“Sixty-five is the new 50” was a statement that got many people at the launch of the Commission on the Voluntary Sector and Ageing’s first report smiling. But, despite effectively having 15 years taken off my age and being transported back to my twenties, I left the event feeling somewhat downbeat.
The report, ‘Age of Opportunity: Putting the ageing society of tomorrow on the agenda of the voluntary sector today’, was launched on April Fools Day, causing Dan Corry, chief executive of NPC to worry that people would think it was a prank. But a good number of people did turn up to find out what it was all about, even though a few who I spoke to said they were not sure what the commission would achieve.
Lynne Berry, chair of the commission, introduced the report as a document that aims to be “challenging and provoking”, with extreme scenarios to get charities to engage with the issues, challenges and opportunities posed by an ageing society. The report aims to get charities thinking at the start of a year of engagement with the sector, during which the commission aims to develop ideas and focus on the good practice already occurring. Despite deliberately not putting health, social care and pensions at the heart of its discussions, the area it is covering still seems huge and unwieldy.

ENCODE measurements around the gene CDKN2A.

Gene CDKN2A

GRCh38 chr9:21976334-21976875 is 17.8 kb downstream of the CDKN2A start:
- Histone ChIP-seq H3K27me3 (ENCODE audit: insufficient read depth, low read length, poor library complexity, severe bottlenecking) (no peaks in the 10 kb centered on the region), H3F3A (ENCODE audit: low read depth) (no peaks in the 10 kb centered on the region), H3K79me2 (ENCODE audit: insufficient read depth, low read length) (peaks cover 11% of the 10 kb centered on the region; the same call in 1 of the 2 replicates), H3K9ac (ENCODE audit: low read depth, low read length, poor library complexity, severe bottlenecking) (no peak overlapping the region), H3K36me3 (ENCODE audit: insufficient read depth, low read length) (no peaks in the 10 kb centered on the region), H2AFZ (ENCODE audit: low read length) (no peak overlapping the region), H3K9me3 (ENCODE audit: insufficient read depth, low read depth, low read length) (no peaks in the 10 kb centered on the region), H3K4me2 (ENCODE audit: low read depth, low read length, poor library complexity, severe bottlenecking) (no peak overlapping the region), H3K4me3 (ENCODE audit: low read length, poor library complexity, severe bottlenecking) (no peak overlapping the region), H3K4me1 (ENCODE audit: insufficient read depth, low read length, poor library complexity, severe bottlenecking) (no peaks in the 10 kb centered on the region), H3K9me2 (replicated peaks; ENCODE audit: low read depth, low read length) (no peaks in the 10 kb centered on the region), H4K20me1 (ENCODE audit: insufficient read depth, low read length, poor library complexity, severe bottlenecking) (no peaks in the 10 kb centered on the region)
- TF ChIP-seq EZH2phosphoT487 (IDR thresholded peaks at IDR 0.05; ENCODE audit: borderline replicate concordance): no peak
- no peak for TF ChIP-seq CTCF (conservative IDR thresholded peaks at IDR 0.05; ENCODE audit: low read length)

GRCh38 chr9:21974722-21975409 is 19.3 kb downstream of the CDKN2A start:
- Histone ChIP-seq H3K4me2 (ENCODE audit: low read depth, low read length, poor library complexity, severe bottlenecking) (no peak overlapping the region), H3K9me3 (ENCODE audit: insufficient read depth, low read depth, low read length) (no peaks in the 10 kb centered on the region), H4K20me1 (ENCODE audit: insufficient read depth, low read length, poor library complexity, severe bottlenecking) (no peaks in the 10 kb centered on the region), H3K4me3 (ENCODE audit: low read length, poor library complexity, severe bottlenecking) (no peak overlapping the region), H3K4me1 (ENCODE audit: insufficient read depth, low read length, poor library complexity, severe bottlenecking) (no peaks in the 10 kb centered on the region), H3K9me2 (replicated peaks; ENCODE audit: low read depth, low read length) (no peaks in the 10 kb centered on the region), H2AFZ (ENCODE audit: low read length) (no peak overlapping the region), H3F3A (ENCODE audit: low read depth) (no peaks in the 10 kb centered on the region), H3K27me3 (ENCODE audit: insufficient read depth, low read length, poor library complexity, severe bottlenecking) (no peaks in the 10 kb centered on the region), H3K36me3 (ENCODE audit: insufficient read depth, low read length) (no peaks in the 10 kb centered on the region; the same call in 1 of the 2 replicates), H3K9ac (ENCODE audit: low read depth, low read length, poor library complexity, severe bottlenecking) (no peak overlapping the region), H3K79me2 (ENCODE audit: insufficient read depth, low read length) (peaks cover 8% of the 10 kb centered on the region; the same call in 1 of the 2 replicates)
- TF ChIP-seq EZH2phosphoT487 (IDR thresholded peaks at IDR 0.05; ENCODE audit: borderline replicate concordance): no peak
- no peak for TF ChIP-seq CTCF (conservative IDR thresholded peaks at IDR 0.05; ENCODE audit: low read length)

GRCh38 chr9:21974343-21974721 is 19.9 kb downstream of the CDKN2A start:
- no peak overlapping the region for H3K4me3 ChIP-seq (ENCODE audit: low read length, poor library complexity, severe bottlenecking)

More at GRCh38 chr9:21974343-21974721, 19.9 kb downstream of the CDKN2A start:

“Optimism not fear” is proclaimed in the report, but much of the talk at the launch seemed to focus on the negatives: social isolation, lack of financial security, the rising incidence of “silver splitters” (older couples separating, to the uninitiated) and the need for training in dealing with the retirement stage of life. This was in contrast to the large image of a grey-haired woman hula-hooping in the lobby and the report estimating that volunteering activity on the part of older people is expected to be worth over £15bn by 2020. Where was the discussion around these vibrant retired people with fantastic skills to offer?
Hopefully when the next report is launched in March 2015 it will be more focused and inspire the sector. I want to feel that I still have something to give to society when I’m older and greyer, rather than just being lonely and a problem.